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retained authority over fiscal policy under the Articles of Confederation, one of the reasons that Congress proved unable to govern. The Constitution transferred to Congress responsibility for setting duties for the union as a whole and for regulating interstate trade, making the United States a customs union. Rather than speeding political and economic integration, however, a common external tariff proved extraordinarily divisive. An industrialising North sought protective barriers for its infant manufacturing base while an agrarian South preferred an open market for its cotton, tobacco and other agricultural products. The diverging economic interests of individual states not infrequently induced them to challenge the federal government’s authority over matters of trade. The economy of New England was crippled by the trade embargoes and blockades that accompanied the War of 1812. A regional protest movement culminated in the Hartford Convention of 1814, at which the states of the region came close to breaking with the union and adopting their own trade policies. In similar fashion, in response to the tariff bills of 1828 and 1832, the legislature of South Carolina passed the ‘Ordinance of Nullification’, declaring both tariffs ‘null and void’ within the state’s boundaries. President Andrew Jackson charged that South Carolina was ‘on the brink of treason and insurrection’, and threatened the use of military force to compel the state to collect duties.5 Due in part to a tariff compromise in Congress, the crisis was resolved without conflict. Clashing economic interests were to play an important part in the outbreak of the Civil War, the outcome of which strengthened the union’s hold over economic matters. But even after the war, individual states and local communities retained significant control over economic policy and regulation. It was not until the late 1800s and early 1900s, with the rapid expansion of interstate trade and a national railway network, that the federal government and courts intervened to establish economic regulations and regulatory agencies. As for monetary matters, the Constitution expressly granted to Congress the right ‘to coin money’. Nonetheless, the United States did not have a single currency for another seven decades. From the ratification of the Constitution until the Civil War, notes issued by statechartered banks served as the primary paper currency in circulation. Fear of centralisation was the primary impediment to a common currency. Alexander Hamilton argued in favour of establishing a national bank, but many others feared the accumulation of economic power in the hands of federal authorities. Legal considerations also played a role: the Constitution gave Congress the right to regulate and standardise coins, but not to issue paper notes.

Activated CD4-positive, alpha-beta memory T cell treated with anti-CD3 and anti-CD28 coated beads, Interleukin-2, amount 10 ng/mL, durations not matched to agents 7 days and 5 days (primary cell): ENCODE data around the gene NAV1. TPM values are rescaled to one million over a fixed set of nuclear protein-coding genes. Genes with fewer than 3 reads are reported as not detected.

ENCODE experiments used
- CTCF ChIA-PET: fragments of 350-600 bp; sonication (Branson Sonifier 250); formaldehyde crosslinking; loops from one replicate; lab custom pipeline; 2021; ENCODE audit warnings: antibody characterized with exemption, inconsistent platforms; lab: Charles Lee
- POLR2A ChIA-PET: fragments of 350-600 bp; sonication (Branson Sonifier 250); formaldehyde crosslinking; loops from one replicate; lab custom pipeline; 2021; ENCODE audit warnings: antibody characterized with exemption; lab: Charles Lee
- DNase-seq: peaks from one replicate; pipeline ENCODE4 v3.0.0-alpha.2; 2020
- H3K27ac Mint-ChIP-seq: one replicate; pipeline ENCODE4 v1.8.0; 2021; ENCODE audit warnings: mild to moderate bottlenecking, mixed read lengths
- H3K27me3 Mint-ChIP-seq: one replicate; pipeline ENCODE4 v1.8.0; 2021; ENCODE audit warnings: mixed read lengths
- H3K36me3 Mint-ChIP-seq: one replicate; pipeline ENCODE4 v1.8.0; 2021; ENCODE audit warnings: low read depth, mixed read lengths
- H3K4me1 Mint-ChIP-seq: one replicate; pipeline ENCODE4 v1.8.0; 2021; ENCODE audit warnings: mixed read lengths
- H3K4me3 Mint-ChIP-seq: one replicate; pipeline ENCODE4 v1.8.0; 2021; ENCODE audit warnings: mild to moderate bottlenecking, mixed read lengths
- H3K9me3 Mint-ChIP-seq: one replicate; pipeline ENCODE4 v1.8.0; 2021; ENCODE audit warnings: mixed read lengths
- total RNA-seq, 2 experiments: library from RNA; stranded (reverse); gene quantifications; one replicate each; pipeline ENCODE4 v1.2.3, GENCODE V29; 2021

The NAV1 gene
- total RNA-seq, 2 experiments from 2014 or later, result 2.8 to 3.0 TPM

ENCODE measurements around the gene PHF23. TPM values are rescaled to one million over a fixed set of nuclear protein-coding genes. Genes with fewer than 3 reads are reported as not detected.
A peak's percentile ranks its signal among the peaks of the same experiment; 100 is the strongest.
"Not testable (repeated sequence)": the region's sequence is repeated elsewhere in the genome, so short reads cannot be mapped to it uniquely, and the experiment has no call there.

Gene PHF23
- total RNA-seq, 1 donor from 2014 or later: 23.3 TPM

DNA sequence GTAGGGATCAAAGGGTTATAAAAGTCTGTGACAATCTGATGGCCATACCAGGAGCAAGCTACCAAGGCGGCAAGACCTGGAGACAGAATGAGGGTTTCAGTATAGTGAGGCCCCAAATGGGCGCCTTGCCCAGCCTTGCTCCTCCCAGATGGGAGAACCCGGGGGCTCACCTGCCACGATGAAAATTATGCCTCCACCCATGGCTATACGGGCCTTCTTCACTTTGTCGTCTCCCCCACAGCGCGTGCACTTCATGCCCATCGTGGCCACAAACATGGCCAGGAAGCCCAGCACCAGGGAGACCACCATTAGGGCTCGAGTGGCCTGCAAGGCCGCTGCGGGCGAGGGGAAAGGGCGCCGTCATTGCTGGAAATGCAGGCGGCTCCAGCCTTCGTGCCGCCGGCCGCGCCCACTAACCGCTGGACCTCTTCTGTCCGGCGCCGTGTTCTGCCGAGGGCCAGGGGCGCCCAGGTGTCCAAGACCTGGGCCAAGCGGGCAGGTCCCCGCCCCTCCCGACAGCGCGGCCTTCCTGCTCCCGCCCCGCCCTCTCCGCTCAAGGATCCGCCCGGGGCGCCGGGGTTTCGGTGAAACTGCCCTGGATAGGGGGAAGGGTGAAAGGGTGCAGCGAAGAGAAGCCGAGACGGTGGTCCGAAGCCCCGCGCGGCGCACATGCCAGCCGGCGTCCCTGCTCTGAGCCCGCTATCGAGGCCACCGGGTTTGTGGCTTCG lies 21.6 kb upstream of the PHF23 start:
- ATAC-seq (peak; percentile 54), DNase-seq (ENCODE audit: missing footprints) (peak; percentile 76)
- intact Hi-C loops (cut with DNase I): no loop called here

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To finance the Civil War, the federal government finally began to issue paper money. Although the Supreme Court initially found the issuance of ‘greenbacks’ to be unconstitutional, it eventually reversed its position, and federal issue soon supplanted the notes of state-chartered banks. The United States thus did not enjoy a single currency until almost a century after its first attempt at union under the Articles of Confederation.
National security policy